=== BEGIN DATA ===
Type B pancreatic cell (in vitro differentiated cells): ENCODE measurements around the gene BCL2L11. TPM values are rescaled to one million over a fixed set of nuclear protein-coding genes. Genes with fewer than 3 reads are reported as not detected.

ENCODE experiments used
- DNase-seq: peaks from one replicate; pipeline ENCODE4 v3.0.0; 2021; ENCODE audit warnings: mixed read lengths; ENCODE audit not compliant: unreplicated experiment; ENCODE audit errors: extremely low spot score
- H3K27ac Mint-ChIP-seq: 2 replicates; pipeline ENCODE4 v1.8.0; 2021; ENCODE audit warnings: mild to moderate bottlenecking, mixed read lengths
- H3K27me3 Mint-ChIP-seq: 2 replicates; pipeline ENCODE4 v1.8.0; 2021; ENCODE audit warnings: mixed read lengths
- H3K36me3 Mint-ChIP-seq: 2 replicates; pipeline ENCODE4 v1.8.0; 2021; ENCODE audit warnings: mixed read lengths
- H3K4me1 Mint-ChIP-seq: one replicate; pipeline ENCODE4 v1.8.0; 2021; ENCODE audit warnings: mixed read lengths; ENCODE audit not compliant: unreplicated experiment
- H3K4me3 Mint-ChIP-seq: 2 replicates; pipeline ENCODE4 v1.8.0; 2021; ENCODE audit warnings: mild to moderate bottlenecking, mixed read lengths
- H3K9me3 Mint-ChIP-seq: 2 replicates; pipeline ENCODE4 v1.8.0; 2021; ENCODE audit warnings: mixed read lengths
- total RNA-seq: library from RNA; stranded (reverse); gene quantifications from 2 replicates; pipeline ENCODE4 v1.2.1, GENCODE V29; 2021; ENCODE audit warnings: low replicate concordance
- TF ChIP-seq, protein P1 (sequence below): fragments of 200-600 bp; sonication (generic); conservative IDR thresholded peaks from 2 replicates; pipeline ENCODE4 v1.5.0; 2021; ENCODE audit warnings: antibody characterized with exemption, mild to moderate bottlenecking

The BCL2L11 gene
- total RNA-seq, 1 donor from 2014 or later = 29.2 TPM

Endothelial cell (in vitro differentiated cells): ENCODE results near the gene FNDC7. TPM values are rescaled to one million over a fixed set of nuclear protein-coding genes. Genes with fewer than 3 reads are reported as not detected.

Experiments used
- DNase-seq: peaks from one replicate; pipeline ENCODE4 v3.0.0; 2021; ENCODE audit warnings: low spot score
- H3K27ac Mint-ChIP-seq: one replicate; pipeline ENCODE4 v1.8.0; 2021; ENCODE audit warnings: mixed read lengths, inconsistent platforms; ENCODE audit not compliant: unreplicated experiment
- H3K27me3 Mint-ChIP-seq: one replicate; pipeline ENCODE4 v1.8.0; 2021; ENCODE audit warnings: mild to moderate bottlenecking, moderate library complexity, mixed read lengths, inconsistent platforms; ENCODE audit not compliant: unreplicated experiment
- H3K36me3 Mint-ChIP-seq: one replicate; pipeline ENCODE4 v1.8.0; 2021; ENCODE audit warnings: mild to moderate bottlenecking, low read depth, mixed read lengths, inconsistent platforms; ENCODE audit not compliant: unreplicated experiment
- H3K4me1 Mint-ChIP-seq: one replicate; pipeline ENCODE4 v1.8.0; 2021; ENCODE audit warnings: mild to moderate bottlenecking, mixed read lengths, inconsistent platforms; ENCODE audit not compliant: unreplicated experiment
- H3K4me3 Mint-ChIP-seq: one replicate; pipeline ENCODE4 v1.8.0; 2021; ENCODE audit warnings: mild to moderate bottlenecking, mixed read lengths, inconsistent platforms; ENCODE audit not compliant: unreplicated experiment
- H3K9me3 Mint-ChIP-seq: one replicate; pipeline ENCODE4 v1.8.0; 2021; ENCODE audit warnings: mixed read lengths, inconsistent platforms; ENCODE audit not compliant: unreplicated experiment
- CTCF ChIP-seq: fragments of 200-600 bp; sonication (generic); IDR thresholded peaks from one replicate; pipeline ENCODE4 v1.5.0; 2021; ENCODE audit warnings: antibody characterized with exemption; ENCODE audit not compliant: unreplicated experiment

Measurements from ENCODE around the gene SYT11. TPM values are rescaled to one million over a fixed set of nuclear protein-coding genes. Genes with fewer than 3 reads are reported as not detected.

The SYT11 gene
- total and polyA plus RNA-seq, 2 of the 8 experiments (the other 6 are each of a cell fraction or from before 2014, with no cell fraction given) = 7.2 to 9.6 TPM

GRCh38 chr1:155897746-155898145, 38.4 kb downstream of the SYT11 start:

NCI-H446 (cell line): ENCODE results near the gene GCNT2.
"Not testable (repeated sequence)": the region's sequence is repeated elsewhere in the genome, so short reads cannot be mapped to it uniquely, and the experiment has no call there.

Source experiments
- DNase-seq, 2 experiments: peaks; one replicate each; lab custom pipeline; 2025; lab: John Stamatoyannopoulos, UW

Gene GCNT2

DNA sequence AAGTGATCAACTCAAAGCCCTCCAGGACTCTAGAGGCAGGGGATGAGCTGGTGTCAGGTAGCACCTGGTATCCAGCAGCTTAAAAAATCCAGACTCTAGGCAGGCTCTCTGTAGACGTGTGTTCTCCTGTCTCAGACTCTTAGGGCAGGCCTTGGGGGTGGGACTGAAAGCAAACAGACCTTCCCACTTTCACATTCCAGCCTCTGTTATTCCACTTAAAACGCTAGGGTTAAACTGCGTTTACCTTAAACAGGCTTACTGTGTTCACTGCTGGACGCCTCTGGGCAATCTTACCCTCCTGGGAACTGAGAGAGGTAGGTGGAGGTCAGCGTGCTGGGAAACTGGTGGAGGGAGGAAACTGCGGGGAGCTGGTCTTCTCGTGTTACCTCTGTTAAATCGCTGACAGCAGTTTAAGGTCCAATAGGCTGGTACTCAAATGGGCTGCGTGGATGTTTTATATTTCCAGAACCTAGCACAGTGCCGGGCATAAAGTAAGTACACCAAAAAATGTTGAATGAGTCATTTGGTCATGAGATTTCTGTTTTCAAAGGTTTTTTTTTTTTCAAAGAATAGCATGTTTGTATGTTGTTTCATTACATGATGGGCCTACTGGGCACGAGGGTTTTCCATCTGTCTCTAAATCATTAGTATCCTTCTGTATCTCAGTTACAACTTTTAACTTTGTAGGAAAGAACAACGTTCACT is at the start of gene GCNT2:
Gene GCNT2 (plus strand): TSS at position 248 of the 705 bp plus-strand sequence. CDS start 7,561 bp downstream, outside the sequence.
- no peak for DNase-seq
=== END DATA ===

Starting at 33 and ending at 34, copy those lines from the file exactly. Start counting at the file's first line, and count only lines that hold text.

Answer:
DNA sequence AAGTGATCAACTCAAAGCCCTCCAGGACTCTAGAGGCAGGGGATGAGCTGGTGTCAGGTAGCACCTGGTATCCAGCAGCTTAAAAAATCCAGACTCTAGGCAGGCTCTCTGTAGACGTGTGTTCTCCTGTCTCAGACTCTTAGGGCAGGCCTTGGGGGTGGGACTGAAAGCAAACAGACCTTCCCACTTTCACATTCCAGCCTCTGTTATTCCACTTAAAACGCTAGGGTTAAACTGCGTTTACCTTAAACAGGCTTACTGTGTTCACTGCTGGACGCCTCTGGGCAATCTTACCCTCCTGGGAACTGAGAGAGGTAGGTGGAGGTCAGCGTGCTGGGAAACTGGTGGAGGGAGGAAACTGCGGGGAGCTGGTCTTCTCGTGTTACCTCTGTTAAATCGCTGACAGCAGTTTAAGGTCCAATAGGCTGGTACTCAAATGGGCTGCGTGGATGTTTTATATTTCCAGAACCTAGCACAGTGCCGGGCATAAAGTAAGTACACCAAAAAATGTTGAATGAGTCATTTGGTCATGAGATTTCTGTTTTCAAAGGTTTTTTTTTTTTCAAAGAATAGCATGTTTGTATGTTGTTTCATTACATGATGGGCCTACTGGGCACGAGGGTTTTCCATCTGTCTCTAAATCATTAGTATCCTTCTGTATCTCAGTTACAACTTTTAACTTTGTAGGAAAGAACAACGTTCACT is at the start of gene GCNT2:
Gene GCNT2 (plus strand): TSS at position 248 of the 705 bp plus-strand sequence. CDS start 7,561 bp downstream, outside the sequence.